I am not an expert. I am just a person who likes to fly fish and has been doing so for a while. Over that time, I have discovered and rediscovered so many things that make my fishing more enjoyable. These tips are meant to make yours more enjoyable as well.

(Please note that these are tips – only tips - a tip is a small but useful piece of information on how to do something. In places I suggest further reading and resources, sometimes suggesting my own books. Please know that my intention is not to bait you into buying a book but only to offer additional resources of which there are many.)

All of these originally appeared in a blog that was on an earlier version of my website – tomsfishingstories.com. I thought putting them all together in a book just seemed to make sense as a companion to How to Fly Fish for Trout which has over 5000 copies out there, somewhere.

For more information click “Learn More”

I hope you enjoy it – and your fly fishing!

Family and Fishing

Tom with a keeper-size Fluke that he released.

Podcast: Tom’s Greatest Tip

Podcast interview with Christian Bacasa at Fly Fishing Insider

Listen to a chat on what drew Tom to fly fishing and why he stayed, a bit about the books and some of his tips on catching more trout including, at the end, his Greatest Tip!

Podcast #164 on the Fly Fishing Insider Podcast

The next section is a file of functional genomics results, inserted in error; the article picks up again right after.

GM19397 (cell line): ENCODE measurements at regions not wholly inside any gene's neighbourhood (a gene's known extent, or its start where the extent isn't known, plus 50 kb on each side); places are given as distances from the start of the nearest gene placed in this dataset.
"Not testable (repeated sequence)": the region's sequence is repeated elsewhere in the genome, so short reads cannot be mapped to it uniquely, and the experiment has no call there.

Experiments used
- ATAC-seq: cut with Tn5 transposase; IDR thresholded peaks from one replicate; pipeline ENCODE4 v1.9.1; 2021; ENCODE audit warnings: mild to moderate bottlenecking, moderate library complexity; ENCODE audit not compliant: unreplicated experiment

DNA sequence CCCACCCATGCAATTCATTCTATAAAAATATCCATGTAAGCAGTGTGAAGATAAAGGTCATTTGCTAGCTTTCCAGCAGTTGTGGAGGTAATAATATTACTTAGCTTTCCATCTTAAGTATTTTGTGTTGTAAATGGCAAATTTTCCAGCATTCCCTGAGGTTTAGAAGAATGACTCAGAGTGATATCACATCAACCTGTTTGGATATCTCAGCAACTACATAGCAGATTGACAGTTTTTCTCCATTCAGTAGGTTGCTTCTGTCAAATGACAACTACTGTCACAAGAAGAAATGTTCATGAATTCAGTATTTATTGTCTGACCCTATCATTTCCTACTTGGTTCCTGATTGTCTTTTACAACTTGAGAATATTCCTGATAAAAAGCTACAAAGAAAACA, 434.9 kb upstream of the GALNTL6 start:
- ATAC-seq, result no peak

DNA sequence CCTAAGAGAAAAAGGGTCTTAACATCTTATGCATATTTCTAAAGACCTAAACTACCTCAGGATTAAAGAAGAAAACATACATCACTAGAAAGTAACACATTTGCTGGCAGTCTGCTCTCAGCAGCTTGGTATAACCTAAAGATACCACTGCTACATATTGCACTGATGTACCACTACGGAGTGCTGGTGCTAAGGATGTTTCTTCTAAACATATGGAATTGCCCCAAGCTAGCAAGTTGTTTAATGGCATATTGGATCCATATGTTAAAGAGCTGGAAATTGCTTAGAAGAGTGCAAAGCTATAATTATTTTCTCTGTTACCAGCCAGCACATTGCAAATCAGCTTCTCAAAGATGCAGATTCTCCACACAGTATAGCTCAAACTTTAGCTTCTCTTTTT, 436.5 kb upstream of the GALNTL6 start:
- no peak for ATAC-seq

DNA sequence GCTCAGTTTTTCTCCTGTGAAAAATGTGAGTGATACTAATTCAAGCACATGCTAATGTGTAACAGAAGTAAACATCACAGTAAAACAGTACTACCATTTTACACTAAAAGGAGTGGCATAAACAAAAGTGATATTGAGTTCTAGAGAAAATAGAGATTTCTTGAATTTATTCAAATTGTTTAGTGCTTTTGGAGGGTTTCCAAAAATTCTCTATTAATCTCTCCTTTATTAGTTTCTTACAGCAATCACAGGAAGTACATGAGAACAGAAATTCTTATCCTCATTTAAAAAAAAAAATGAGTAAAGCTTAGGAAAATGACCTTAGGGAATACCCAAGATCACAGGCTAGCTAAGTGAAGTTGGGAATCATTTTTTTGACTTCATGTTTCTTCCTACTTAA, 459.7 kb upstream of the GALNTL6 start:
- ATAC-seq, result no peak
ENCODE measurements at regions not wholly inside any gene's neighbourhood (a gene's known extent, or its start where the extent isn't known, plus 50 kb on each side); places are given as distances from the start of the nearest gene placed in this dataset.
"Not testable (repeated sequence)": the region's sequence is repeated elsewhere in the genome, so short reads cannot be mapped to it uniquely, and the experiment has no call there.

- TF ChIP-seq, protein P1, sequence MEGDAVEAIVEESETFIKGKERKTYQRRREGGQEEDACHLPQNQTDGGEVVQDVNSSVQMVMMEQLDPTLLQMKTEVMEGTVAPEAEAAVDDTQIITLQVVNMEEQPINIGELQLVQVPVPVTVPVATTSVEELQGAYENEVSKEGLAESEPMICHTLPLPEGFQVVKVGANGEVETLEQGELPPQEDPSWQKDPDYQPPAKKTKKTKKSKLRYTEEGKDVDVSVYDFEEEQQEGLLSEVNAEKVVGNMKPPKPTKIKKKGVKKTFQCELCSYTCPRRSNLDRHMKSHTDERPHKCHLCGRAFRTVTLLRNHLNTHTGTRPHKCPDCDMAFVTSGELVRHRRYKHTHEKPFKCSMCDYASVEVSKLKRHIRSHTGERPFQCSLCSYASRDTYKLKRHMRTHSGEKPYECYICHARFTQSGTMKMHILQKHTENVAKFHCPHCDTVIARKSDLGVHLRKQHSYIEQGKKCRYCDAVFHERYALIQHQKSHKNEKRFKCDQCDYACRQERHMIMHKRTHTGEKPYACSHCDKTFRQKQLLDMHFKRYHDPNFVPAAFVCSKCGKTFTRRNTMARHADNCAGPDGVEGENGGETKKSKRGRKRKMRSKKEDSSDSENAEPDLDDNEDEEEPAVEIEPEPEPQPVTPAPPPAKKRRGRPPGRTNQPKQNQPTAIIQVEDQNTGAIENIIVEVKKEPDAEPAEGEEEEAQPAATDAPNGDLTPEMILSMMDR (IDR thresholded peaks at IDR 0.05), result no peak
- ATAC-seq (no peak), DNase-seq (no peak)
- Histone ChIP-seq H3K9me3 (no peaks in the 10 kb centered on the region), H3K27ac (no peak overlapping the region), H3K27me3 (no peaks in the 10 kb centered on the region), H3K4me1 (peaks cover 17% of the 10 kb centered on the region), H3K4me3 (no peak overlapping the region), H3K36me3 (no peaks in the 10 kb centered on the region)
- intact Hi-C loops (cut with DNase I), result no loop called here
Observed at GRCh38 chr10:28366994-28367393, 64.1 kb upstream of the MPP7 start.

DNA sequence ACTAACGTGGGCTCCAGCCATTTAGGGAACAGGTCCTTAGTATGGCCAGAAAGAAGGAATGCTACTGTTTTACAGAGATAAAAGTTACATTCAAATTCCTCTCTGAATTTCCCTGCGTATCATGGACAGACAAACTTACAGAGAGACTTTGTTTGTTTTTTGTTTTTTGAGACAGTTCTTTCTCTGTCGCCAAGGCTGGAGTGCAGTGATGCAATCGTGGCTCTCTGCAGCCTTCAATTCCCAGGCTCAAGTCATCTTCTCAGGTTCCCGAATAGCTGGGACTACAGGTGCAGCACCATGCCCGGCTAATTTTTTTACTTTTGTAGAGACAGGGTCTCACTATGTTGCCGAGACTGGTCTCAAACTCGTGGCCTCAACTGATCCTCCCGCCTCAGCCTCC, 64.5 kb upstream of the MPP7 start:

The Black Nose Dace

The Black Nose Dace (BND) is probably the first fly I tied, acquiring the materials from Fireside Angler in Melville in the ‘70s. It has remained my favorite for streamer fishing all these years and especially on Long Island.

I tie it weightless and fish it on a long leader, letting it play in the current and trying to let it naturally sink to the bottom in calmer areas. Pulsing it and adding some short strips, then letting it drift back and repeat.

Black Nose Dace - My version:

• Hook – I usually tie it on a #12 streamer hook like a Gamakatsu S11s-4L2H – but suggest tying them on a variety of hook sizes both smaller and larger.

• Dressing – The key here is to go light – use half of what you think you should use:

• Thread: Black (It is called a black nose dace as it has a black thread nose)

• Tag: A red wool tag – Maybe ¼ inch or less at the top of the bend

• Body: It traditionally is wrapped in silver tinsel, sometimes with an oval silver rib, but I switched to a silver Bill’s Body Braid a few years ago and find it easier to work with and the fly spins less in fast water.

• Wing(s): There are three layers –

1. White Bucktail –Tied so the tips are not perfectly aligned and extend just beyond the Tag. I try to use hair from the middle of the tail.

2. Black Bear Hair – Just a few strands to cover the white bucktail and form a stripe on the side of the fly

3. Tan/Brown Bucktail tied such that it doesn’t hide the Bear Hair – again not too much or too aligned extending about a hook shank beyond the bend (progressively longer than the underwing layers.) I vary this, sometimes making the wing shorter on larger hooks. The splay of the tips gives it some motion when in the water and pulsing.

• Head: Black thread wrapped to secure the wing and end in a tapered nose.

• Whip finish and coat with head cement.

(This is from the Long Island Flyrodders booklet on member’s favorite flies compiled by Bill Smith.)

Family and Fishing

Sue with her first Bonefish off Key Largo

Another fly I favor

This was probably the first dry fly I tied and used.  A Royal Wulff. Over time I used it less and less although I always had one in my box.  Today it is my secret weapon when on the Beaverkill at dark.

Ah Ara Wack

Quiet. On the beach. No wind so the cold doesn’t penetrate. Sun.